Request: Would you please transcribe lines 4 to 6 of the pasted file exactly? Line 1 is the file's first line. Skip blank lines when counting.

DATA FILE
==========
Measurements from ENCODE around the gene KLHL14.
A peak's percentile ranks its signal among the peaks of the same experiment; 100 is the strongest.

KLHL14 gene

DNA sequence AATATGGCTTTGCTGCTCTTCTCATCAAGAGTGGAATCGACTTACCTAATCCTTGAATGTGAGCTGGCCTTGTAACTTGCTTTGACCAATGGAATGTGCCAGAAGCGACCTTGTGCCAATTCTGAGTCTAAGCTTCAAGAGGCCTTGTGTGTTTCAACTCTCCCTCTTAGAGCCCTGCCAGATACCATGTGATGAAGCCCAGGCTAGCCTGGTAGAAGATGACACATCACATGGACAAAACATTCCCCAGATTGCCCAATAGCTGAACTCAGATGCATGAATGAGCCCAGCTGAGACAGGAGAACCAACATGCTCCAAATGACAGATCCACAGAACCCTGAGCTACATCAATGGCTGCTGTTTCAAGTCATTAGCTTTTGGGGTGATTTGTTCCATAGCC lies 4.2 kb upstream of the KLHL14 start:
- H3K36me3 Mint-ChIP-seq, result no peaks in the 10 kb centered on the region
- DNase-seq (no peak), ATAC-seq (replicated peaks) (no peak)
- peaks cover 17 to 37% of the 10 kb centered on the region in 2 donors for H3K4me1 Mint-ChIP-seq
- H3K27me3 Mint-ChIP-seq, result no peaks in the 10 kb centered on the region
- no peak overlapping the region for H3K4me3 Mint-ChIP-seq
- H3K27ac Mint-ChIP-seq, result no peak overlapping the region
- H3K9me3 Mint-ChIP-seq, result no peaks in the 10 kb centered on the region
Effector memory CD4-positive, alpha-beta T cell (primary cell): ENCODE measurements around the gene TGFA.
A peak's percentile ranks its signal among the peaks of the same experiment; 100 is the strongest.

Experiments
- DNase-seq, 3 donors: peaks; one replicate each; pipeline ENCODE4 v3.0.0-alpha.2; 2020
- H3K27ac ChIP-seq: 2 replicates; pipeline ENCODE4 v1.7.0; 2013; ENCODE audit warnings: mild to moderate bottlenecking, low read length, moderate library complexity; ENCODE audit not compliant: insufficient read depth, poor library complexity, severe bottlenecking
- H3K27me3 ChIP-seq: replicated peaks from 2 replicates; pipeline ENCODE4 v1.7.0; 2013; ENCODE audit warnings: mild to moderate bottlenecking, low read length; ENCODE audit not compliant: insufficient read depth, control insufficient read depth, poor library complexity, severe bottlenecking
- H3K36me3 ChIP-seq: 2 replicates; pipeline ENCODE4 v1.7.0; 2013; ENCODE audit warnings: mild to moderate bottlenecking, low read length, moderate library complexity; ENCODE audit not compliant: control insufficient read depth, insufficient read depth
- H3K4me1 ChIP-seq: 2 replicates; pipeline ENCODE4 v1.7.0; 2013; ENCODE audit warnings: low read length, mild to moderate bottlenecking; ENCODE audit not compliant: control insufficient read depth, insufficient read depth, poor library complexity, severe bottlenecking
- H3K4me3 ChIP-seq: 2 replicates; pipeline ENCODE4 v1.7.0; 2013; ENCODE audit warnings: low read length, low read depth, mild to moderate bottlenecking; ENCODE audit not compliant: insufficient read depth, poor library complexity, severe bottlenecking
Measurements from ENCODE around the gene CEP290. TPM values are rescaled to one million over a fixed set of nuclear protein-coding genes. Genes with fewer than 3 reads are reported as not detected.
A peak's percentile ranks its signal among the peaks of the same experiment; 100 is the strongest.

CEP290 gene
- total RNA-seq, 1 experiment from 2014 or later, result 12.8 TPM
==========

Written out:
DNA sequence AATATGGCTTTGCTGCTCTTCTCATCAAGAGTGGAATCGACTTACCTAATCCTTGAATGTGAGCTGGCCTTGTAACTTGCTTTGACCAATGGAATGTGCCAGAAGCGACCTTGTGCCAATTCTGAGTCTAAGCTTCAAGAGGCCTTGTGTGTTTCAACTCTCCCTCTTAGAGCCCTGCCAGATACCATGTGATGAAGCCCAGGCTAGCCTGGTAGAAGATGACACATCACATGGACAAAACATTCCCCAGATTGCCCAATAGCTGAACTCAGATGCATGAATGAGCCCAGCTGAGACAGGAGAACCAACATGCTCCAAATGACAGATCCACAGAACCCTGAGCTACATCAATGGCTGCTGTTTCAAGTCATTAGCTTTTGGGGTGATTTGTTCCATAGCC lies 4.2 kb upstream of the KLHL14 start:
- H3K36me3 Mint-ChIP-seq, result no peaks in the 10 kb centered on the region
- DNase-seq (no peak), ATAC-seq (replicated peaks) (no peak)